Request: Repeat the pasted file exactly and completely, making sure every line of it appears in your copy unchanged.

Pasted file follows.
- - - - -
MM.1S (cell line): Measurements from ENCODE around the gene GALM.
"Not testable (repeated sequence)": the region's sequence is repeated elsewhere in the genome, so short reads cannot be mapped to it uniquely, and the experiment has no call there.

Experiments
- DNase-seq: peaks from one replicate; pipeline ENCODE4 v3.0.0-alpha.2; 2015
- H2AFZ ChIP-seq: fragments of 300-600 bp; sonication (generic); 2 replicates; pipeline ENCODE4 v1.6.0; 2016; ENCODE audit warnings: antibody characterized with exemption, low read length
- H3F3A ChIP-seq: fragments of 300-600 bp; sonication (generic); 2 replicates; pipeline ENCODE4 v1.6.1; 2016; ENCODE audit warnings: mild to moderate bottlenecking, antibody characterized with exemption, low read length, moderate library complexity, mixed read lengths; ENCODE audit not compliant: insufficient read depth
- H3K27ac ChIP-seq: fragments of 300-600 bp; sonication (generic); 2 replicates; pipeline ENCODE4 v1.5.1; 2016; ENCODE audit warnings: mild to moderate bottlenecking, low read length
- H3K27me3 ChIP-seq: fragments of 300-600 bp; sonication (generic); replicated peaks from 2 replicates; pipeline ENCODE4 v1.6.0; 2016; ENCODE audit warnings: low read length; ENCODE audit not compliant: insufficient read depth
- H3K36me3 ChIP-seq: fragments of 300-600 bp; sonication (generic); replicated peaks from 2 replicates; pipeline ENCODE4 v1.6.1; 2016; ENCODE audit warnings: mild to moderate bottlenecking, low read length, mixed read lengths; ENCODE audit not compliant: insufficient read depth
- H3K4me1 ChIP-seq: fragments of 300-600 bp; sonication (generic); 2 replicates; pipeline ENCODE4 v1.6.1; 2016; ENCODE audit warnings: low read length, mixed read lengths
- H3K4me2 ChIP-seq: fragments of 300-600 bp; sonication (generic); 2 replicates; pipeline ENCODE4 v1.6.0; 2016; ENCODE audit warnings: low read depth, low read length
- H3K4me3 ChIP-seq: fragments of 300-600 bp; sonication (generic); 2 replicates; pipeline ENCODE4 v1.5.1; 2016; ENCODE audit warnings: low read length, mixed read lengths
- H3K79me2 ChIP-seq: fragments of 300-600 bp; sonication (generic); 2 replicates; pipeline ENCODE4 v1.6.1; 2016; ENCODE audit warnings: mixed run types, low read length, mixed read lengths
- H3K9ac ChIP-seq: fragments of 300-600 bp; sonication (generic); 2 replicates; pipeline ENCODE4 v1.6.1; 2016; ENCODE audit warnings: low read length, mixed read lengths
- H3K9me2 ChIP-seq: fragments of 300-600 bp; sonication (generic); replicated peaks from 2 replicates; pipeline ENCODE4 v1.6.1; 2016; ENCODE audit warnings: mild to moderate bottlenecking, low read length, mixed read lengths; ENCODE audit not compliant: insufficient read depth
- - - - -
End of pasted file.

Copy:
MM.1S (cell line): Measurements from ENCODE around the gene GALM.
"Not testable (repeated sequence)": the region's sequence is repeated elsewhere in the genome, so short reads cannot be mapped to it uniquely, and the experiment has no call there.

Experiments
- DNase-seq: peaks from one replicate; pipeline ENCODE4 v3.0.0-alpha.2; 2015
- H2AFZ ChIP-seq: fragments of 300-600 bp; sonication (generic); 2 replicates; pipeline ENCODE4 v1.6.0; 2016; ENCODE audit warnings: antibody characterized with exemption, low read length
- H3F3A ChIP-seq: fragments of 300-600 bp; sonication (generic); 2 replicates; pipeline ENCODE4 v1.6.1; 2016; ENCODE audit warnings: mild to moderate bottlenecking, antibody characterized with exemption, low read length, moderate library complexity, mixed read lengths; ENCODE audit not compliant: insufficient read depth
- H3K27ac ChIP-seq: fragments of 300-600 bp; sonication (generic); 2 replicates; pipeline ENCODE4 v1.5.1; 2016; ENCODE audit warnings: mild to moderate bottlenecking, low read length
- H3K27me3 ChIP-seq: fragments of 300-600 bp; sonication (generic); replicated peaks from 2 replicates; pipeline ENCODE4 v1.6.0; 2016; ENCODE audit warnings: low read length; ENCODE audit not compliant: insufficient read depth
- H3K36me3 ChIP-seq: fragments of 300-600 bp; sonication (generic); replicated peaks from 2 replicates; pipeline ENCODE4 v1.6.1; 2016; ENCODE audit warnings: mild to moderate bottlenecking, low read length, mixed read lengths; ENCODE audit not compliant: insufficient read depth
- H3K4me1 ChIP-seq: fragments of 300-600 bp; sonication (generic); 2 replicates; pipeline ENCODE4 v1.6.1; 2016; ENCODE audit warnings: low read length, mixed read lengths
- H3K4me2 ChIP-seq: fragments of 300-600 bp; sonication (generic); 2 replicates; pipeline ENCODE4 v1.6.0; 2016; ENCODE audit warnings: low read depth, low read length
- H3K4me3 ChIP-seq: fragments of 300-600 bp; sonication (generic); 2 replicates; pipeline ENCODE4 v1.5.1; 2016; ENCODE audit warnings: low read length, mixed read lengths
- H3K79me2 ChIP-seq: fragments of 300-600 bp; sonication (generic); 2 replicates; pipeline ENCODE4 v1.6.1; 2016; ENCODE audit warnings: mixed run types, low read length, mixed read lengths
- H3K9ac ChIP-seq: fragments of 300-600 bp; sonication (generic); 2 replicates; pipeline ENCODE4 v1.6.1; 2016; ENCODE audit warnings: low read length, mixed read lengths
- H3K9me2 ChIP-seq: fragments of 300-600 bp; sonication (generic); replicated peaks from 2 replicates; pipeline ENCODE4 v1.6.1; 2016; ENCODE audit warnings: mild to moderate bottlenecking, low read length, mixed read lengths; ENCODE audit not compliant: insufficient read depth